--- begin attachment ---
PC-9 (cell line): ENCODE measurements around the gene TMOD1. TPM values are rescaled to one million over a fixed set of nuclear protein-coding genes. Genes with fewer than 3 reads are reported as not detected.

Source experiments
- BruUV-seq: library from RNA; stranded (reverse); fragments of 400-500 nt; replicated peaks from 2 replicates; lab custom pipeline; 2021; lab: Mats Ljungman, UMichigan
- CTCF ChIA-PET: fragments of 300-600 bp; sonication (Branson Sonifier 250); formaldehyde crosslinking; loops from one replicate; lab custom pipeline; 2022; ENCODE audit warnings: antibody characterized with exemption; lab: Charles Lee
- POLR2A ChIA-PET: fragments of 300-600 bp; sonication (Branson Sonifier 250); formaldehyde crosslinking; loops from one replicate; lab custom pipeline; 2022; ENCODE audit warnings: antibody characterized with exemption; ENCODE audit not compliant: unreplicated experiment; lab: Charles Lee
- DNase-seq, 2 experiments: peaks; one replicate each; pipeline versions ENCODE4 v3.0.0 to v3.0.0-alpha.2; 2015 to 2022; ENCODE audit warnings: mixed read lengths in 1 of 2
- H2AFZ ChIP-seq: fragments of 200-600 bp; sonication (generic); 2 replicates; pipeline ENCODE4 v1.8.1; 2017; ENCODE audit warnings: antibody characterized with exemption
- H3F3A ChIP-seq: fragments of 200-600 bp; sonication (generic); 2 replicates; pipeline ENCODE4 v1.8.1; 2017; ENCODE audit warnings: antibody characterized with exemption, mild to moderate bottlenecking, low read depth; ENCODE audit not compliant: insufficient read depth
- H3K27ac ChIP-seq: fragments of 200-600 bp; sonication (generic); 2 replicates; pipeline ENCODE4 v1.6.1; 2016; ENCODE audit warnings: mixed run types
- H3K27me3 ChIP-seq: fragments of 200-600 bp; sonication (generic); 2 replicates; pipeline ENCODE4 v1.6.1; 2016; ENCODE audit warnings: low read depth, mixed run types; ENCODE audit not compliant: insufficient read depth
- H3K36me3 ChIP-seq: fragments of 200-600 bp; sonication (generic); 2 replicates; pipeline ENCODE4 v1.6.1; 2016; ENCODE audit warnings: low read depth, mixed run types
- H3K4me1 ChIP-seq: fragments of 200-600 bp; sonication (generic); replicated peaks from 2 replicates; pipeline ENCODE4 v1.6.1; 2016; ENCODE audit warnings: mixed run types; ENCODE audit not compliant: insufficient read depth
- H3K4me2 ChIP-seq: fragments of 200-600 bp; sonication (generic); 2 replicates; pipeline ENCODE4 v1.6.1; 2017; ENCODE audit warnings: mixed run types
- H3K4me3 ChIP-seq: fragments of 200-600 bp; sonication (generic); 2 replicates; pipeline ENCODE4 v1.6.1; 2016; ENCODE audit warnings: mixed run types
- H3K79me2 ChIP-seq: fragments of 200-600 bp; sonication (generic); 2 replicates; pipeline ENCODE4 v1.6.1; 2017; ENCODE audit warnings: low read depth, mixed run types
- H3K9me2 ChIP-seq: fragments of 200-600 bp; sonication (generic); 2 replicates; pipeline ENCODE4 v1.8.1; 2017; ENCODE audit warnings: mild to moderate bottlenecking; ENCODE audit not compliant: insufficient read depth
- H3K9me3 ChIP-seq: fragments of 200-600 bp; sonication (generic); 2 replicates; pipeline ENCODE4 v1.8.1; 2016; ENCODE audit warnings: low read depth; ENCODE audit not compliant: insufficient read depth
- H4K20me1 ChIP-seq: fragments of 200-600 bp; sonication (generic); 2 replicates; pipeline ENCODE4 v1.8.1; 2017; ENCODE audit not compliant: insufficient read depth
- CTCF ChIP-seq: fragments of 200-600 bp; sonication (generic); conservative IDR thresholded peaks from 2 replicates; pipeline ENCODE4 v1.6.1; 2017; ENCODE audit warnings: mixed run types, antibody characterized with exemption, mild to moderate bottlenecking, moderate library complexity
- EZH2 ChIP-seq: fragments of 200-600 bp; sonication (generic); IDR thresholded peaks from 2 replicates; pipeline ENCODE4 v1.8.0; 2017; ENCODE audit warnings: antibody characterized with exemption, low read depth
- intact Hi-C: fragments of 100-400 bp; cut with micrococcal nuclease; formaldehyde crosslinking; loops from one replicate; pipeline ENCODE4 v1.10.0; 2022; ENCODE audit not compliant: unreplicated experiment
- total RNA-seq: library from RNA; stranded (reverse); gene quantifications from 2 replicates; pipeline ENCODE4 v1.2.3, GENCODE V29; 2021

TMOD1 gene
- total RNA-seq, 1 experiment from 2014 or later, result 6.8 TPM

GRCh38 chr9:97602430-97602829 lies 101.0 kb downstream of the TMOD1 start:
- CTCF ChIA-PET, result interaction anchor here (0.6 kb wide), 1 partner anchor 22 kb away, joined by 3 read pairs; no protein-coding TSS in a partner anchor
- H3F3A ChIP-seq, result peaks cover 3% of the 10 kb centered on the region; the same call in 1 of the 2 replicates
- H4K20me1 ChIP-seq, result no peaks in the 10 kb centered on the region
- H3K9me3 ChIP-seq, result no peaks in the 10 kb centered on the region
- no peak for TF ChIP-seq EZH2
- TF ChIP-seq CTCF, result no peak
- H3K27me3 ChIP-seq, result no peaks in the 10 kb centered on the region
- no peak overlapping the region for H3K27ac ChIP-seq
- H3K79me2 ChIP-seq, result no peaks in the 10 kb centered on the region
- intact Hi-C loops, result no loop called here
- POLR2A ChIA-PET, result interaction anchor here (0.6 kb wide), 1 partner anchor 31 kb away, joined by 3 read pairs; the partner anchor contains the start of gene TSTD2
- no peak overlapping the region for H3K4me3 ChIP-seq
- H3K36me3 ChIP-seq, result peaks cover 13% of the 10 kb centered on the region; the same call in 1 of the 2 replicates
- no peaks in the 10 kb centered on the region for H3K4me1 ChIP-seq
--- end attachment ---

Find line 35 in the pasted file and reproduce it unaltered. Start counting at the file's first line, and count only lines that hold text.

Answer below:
- intact Hi-C loops, result no loop called here